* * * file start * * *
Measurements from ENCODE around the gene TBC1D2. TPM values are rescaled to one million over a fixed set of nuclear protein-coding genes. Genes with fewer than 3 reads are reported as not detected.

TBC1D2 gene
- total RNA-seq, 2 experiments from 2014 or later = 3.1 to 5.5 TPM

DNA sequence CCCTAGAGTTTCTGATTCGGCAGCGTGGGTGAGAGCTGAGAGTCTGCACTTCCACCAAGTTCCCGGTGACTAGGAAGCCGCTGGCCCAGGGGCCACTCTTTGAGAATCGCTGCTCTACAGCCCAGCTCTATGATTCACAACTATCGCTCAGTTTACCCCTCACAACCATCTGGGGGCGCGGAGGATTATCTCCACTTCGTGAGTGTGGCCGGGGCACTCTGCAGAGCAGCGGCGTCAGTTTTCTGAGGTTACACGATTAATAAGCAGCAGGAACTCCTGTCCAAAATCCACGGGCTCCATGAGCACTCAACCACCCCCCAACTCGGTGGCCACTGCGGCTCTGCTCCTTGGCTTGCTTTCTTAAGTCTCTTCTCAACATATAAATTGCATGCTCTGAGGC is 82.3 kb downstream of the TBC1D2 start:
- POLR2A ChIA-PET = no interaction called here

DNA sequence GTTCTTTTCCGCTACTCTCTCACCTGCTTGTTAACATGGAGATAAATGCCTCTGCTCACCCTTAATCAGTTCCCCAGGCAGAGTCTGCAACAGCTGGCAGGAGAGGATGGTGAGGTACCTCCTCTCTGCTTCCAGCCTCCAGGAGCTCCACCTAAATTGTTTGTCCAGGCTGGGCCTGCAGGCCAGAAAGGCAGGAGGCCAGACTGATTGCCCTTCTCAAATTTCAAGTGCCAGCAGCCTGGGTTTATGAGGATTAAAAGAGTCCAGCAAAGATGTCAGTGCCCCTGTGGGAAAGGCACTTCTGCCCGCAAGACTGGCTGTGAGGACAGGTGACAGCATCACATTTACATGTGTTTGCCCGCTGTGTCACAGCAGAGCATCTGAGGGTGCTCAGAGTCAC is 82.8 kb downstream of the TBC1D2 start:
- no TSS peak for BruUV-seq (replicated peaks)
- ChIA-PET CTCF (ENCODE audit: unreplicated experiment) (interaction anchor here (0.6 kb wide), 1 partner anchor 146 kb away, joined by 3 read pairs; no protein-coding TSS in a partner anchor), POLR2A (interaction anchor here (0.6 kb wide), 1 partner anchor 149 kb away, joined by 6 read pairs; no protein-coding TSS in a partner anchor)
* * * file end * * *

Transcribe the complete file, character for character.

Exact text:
Measurements from ENCODE around the gene TBC1D2. TPM values are rescaled to one million over a fixed set of nuclear protein-coding genes. Genes with fewer than 3 reads are reported as not detected.

TBC1D2 gene
- total RNA-seq, 2 experiments from 2014 or later = 3.1 to 5.5 TPM

DNA sequence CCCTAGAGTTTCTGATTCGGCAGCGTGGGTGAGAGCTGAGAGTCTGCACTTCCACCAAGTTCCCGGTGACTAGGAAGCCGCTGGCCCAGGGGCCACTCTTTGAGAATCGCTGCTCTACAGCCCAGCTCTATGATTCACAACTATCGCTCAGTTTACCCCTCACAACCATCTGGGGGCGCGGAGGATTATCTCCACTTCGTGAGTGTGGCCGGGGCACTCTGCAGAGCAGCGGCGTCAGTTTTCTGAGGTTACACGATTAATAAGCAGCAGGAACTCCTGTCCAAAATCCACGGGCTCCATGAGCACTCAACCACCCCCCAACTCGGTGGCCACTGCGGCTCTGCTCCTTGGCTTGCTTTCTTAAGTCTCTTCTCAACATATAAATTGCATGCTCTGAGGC is 82.3 kb downstream of the TBC1D2 start:
- POLR2A ChIA-PET = no interaction called here

DNA sequence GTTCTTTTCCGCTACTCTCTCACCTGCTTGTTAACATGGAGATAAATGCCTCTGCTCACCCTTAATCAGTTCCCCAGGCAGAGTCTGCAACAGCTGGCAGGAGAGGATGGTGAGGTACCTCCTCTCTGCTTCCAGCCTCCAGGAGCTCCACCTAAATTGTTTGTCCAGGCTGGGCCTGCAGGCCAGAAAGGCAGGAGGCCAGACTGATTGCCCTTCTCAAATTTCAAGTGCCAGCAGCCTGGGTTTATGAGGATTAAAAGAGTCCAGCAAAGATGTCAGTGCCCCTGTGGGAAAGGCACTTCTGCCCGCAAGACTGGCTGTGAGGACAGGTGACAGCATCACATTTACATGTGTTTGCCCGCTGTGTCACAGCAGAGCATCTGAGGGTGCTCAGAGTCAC is 82.8 kb downstream of the TBC1D2 start:
- no TSS peak for BruUV-seq (replicated peaks)
- ChIA-PET CTCF (ENCODE audit: unreplicated experiment) (interaction anchor here (0.6 kb wide), 1 partner anchor 146 kb away, joined by 3 read pairs; no protein-coding TSS in a partner anchor), POLR2A (interaction anchor here (0.6 kb wide), 1 partner anchor 149 kb away, joined by 6 read pairs; no protein-coding TSS in a partner anchor)